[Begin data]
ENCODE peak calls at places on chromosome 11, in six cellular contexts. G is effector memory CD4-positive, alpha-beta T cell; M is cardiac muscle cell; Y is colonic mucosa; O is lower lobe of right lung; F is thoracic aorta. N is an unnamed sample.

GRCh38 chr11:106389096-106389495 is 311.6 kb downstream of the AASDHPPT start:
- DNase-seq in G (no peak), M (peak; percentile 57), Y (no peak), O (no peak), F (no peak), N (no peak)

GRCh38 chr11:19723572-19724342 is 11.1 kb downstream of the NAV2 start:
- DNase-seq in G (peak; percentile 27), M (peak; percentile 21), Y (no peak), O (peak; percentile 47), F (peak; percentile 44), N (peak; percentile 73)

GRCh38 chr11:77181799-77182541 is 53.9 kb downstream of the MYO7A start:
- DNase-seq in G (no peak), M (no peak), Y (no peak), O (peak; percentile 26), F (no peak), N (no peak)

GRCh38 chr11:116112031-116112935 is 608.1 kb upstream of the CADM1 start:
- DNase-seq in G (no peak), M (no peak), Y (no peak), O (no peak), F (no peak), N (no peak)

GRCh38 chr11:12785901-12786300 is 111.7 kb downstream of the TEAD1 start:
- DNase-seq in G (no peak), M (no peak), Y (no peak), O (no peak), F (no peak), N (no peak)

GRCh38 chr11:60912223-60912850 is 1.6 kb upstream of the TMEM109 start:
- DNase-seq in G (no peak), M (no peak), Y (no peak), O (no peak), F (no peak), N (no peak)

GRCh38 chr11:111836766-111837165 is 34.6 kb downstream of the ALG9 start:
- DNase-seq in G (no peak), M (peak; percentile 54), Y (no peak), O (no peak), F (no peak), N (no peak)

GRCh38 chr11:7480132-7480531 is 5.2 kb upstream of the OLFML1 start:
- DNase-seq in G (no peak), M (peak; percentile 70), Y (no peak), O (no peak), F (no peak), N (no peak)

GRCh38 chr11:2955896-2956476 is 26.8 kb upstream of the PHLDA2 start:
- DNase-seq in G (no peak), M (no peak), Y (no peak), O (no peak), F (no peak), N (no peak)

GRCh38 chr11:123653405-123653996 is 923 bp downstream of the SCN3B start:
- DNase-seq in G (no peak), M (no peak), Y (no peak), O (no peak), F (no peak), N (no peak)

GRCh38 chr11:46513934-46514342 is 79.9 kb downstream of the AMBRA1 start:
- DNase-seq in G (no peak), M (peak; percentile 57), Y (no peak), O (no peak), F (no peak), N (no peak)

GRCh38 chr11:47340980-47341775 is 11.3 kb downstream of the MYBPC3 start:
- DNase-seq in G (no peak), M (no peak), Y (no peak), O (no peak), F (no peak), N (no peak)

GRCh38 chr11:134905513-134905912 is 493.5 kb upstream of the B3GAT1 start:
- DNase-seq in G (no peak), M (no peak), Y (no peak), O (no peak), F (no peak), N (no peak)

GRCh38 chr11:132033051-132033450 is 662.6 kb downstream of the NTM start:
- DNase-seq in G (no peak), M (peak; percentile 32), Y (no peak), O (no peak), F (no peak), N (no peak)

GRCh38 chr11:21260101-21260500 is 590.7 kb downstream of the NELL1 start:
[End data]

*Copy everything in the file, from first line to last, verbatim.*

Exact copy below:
ENCODE peak calls at places on chromosome 11, in six cellular contexts. G is effector memory CD4-positive, alpha-beta T cell; M is cardiac muscle cell; Y is colonic mucosa; O is lower lobe of right lung; F is thoracic aorta. N is an unnamed sample.

GRCh38 chr11:106389096-106389495 is 311.6 kb downstream of the AASDHPPT start:
- DNase-seq in G (no peak), M (peak; percentile 57), Y (no peak), O (no peak), F (no peak), N (no peak)

GRCh38 chr11:19723572-19724342 is 11.1 kb downstream of the NAV2 start:
- DNase-seq in G (peak; percentile 27), M (peak; percentile 21), Y (no peak), O (peak; percentile 47), F (peak; percentile 44), N (peak; percentile 73)

GRCh38 chr11:77181799-77182541 is 53.9 kb downstream of the MYO7A start:
- DNase-seq in G (no peak), M (no peak), Y (no peak), O (peak; percentile 26), F (no peak), N (no peak)

GRCh38 chr11:116112031-116112935 is 608.1 kb upstream of the CADM1 start:
- DNase-seq in G (no peak), M (no peak), Y (no peak), O (no peak), F (no peak), N (no peak)

GRCh38 chr11:12785901-12786300 is 111.7 kb downstream of the TEAD1 start:
- DNase-seq in G (no peak), M (no peak), Y (no peak), O (no peak), F (no peak), N (no peak)

GRCh38 chr11:60912223-60912850 is 1.6 kb upstream of the TMEM109 start:
- DNase-seq in G (no peak), M (no peak), Y (no peak), O (no peak), F (no peak), N (no peak)

GRCh38 chr11:111836766-111837165 is 34.6 kb downstream of the ALG9 start:
- DNase-seq in G (no peak), M (peak; percentile 54), Y (no peak), O (no peak), F (no peak), N (no peak)

GRCh38 chr11:7480132-7480531 is 5.2 kb upstream of the OLFML1 start:
- DNase-seq in G (no peak), M (peak; percentile 70), Y (no peak), O (no peak), F (no peak), N (no peak)

GRCh38 chr11:2955896-2956476 is 26.8 kb upstream of the PHLDA2 start:
- DNase-seq in G (no peak), M (no peak), Y (no peak), O (no peak), F (no peak), N (no peak)

GRCh38 chr11:123653405-123653996 is 923 bp downstream of the SCN3B start:
- DNase-seq in G (no peak), M (no peak), Y (no peak), O (no peak), F (no peak), N (no peak)

GRCh38 chr11:46513934-46514342 is 79.9 kb downstream of the AMBRA1 start:
- DNase-seq in G (no peak), M (peak; percentile 57), Y (no peak), O (no peak), F (no peak), N (no peak)

GRCh38 chr11:47340980-47341775 is 11.3 kb downstream of the MYBPC3 start:
- DNase-seq in G (no peak), M (no peak), Y (no peak), O (no peak), F (no peak), N (no peak)

GRCh38 chr11:134905513-134905912 is 493.5 kb upstream of the B3GAT1 start:
- DNase-seq in G (no peak), M (no peak), Y (no peak), O (no peak), F (no peak), N (no peak)

GRCh38 chr11:132033051-132033450 is 662.6 kb downstream of the NTM start:
- DNase-seq in G (no peak), M (peak; percentile 32), Y (no peak), O (no peak), F (no peak), N (no peak)

GRCh38 chr11:21260101-21260500 is 590.7 kb downstream of the NELL1 start: